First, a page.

Our responsibility to harness culture for social change

Art and creativity have a transformative, healing potential that is more relevant to the 21st century than ever before

Iraqi National Symphony Orchestra director Karim Wasfi speaks on a panel about using the arts to combat extremism at Abu Dhabi's CultureSummit 2018
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Abu Dhabi believes in the powerful impact culture has on societies; recognising that it is a necessity, not a luxury. As the city cements its role as a leading centre for cultural dialogue and influence, we also recognise culture's transformative power and its effectiveness as an agent for change, capable of bringing nations and minds together.

In an interconnected world, and in our bid to continuously share our emirate’s vibrant and diverse culture, we cannot deny the fact that we have been facing many of the same issues and challenges being addressed by governments and organisations around the world. The evolution of cultural institutions, faced with changing audiences in a digitised era. A thoroughly globalised art industry. The spread of information in a “post-truth” world. Beyond these exist the issues of conflict, displacement and the erasure of treasured heritage.

Two adjectives frequently appear when such matters are discussed, and solutions are offered: “innovative” and “sustainable”.

As Abu Dhabi forges ahead in its creation of a truly global cultural capital, we are endeavouring to meet these challenges head on. We are employing cutting-edge museology with our existing and planned art institutions. We are contributing to the protection of heritage in peril and the promotion of open, intercultural dialogue, having co-established the International Alliance for the Protection of Heritage in Conflict Areas (ALIPH).

This is just the start, as Abu Dhabi addresses what, beyond the expected, our role as cultural agents can be. We believe that we have a responsibility to use the potent force of culture for good, to facilitate dialogue and enable healing, and to seek effective new methods of supporting and enhancing this power.

It is with this in mind that we look to the third edition of CultureSummit. Starting tomorrow in Abu Dhabi running until April 11, the summit is our annual convening of global leaders to seek answers, policy recommendations and ideas on cultural responsibility and its impact on society in the 21st century.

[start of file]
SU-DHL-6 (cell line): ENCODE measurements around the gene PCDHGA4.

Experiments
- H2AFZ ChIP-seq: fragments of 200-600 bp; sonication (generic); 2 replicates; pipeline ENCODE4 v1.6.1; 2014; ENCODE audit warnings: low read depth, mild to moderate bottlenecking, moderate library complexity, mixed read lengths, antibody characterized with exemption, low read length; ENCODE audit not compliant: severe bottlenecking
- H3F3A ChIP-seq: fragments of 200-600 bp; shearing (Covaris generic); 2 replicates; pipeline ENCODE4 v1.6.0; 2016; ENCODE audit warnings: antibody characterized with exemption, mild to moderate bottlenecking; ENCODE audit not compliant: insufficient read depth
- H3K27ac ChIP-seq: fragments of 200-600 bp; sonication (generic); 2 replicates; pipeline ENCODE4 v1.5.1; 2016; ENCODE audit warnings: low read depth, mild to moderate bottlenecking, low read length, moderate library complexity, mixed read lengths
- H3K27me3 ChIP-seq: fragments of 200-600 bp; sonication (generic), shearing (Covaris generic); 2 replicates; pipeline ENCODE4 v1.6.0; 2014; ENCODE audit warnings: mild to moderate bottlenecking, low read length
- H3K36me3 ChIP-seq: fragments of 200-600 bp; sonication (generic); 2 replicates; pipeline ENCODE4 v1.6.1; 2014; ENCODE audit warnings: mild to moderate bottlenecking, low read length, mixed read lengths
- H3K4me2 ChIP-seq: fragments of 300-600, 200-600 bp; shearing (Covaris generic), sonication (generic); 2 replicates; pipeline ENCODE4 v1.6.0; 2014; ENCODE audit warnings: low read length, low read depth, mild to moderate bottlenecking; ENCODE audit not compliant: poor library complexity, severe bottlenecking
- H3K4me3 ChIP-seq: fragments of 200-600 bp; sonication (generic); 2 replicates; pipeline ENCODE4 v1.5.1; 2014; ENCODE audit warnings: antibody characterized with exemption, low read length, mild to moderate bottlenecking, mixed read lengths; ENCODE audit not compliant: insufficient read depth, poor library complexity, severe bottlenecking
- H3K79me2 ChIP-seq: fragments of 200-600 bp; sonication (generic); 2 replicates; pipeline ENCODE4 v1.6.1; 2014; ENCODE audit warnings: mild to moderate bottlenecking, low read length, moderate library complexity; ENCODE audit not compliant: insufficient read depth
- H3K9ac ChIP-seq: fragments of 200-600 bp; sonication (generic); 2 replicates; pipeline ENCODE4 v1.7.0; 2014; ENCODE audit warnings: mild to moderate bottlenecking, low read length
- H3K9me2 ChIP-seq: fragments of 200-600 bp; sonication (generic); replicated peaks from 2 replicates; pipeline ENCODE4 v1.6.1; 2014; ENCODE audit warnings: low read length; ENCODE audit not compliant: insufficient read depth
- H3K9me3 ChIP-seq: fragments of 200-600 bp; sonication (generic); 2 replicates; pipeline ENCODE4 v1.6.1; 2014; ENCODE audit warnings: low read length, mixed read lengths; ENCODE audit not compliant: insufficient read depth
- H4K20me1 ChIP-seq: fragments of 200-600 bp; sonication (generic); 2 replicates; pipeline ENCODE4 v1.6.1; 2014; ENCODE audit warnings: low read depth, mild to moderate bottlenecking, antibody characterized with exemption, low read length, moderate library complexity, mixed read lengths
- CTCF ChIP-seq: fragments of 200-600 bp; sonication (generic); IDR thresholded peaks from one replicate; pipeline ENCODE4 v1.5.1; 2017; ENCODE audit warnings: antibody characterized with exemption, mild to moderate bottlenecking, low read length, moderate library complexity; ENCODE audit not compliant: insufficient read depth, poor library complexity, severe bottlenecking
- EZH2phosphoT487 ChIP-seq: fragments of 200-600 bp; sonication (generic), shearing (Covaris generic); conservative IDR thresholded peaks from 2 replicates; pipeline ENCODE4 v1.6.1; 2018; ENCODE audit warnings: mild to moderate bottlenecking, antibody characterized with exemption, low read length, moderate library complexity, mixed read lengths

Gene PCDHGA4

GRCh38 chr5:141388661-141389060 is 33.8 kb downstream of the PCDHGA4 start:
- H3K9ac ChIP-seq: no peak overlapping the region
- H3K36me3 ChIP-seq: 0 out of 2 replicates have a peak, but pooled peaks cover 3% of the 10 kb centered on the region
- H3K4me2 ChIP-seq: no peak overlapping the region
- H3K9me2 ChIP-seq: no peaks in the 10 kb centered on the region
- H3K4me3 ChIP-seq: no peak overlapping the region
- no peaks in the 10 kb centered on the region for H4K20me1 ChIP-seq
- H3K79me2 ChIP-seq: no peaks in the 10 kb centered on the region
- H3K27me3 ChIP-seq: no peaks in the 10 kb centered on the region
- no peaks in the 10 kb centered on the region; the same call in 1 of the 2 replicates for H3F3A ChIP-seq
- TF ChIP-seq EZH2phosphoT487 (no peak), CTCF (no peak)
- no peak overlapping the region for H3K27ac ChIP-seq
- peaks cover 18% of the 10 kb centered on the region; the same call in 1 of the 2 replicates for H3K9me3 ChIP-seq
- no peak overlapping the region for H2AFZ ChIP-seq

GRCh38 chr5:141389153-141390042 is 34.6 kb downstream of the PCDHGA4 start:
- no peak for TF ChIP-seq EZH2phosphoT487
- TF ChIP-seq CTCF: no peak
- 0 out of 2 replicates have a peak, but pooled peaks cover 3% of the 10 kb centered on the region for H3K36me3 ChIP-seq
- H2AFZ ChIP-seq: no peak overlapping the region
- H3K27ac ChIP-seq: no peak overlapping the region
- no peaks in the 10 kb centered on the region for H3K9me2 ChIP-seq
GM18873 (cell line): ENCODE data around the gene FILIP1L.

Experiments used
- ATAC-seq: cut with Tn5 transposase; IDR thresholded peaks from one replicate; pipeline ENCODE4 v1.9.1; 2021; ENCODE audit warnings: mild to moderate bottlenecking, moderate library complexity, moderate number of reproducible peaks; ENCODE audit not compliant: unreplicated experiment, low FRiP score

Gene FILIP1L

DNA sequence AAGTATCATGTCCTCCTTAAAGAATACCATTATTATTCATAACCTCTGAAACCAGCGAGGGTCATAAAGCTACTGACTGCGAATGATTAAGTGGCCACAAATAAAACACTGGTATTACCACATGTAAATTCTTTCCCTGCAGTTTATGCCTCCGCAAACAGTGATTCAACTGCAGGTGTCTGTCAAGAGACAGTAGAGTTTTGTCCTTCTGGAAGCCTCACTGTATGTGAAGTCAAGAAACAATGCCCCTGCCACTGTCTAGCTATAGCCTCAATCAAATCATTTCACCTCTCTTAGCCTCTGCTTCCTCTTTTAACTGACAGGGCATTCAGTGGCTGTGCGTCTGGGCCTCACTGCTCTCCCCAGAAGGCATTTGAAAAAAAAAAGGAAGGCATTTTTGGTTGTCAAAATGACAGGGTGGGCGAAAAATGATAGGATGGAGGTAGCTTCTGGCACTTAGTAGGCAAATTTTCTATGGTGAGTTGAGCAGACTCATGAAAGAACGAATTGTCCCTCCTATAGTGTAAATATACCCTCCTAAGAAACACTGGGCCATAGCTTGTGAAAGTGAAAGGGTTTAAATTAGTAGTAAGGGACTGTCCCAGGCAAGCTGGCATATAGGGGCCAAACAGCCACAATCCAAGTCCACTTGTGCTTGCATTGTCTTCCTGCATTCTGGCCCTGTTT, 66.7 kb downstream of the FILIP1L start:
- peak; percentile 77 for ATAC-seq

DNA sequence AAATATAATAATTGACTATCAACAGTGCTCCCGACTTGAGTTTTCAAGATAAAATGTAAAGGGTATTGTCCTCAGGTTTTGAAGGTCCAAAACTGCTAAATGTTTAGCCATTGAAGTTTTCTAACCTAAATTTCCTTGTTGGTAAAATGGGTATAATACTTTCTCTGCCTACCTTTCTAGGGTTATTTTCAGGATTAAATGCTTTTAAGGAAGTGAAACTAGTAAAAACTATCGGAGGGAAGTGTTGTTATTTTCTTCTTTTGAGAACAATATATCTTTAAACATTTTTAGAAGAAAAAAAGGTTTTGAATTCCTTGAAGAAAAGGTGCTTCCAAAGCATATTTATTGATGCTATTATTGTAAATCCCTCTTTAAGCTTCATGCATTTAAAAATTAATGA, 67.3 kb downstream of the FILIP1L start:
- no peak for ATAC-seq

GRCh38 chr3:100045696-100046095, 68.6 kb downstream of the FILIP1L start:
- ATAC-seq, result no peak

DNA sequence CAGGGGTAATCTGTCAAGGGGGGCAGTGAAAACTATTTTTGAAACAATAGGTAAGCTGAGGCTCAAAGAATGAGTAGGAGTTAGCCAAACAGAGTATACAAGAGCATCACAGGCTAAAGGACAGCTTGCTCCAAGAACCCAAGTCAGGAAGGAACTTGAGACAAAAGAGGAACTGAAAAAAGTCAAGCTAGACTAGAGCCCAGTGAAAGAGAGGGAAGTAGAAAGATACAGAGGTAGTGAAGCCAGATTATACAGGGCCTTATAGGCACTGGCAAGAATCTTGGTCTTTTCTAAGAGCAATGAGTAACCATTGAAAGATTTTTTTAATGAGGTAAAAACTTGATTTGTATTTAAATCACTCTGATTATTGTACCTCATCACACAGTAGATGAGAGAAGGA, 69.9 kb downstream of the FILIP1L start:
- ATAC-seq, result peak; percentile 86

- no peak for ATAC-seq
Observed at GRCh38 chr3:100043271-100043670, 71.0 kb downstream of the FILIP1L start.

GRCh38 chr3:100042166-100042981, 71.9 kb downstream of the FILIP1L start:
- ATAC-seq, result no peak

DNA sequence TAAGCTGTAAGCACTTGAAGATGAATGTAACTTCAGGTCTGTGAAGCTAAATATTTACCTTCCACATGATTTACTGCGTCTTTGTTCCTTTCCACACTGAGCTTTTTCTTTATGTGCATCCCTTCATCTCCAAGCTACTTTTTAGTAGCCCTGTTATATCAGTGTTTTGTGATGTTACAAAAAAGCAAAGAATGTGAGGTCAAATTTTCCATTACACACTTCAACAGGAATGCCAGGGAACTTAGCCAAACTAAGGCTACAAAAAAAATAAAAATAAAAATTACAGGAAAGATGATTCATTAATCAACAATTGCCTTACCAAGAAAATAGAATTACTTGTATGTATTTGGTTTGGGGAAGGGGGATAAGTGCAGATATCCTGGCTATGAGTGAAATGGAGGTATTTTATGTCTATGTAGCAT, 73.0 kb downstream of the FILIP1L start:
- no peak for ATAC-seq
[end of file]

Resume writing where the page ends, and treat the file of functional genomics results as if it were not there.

This year’s theme of “Cultural Responsibility & New Technology” reflects the current zeitgeist, advocating for a central and effective role for culture in a global, technologically led society.

A programme has been crafted in collaboration with five influential cultural partners – Unesco, The Economist Events, The Royal Academy of Arts, The Solomon R Guggenheim Museum and Foundation and Google – from the fields of heritage, media, arts, museums and technology.

This year's theme of Cultural Responsibility & New Technology advocates for a central role for culture in a global, technologically led society

A series of dynamic panel sessions and workshops will see participants working together to generate new strategies and practical solutions for change. The changing face of media and the role information plays in our increasingly global society will be examined, while arguments around the tangible and intangible role of heritage in social change, as well as questions around heritage in conflict and emergency situations, are debated.

Pressing issues from the international art world, including artistic freedom and the homogenisation of global visual culture, will be discussed, while museums professionals address how their institutions can best embrace the digital age and remain relevant in shaping the future of culture.

The topic of technology will be woven throughout the programming, providing insights into digital culture and sparking constructive discussion on the role of technological innovation in arts, heritage, and the media.

The globally relevant topics being addressed by the summit are especially resonant at this time and in this location, in what has been designated the Year of Tolerance in the UAE. CultureSummit is so much more than a series of panel discussions and workshops. Striving to positively change the world, it is a cultural movement that we collectively need to sustain through time. It is one of the many initiatives that shows Abu Dhabi's efforts to foster the sort of intercultural dialogue and acceptance that can only be unlocked by educating younger generations and using culture as an instrument for change.

We believe that cultural agents can and should be more engaged in addressing global challenges, harnessing creativity and technology to propose practical solutions for change. It is crucial that culture not be defined simply as entertainment. It is a platform that the world shares to deepen our understanding of one another. We all have a collective responsibility to harness its power as a transformative force for progress and unity.

Mohamed Khalifa Al Mubarak is the Chairman of the Department of Culture and Tourism – Abu Dhabi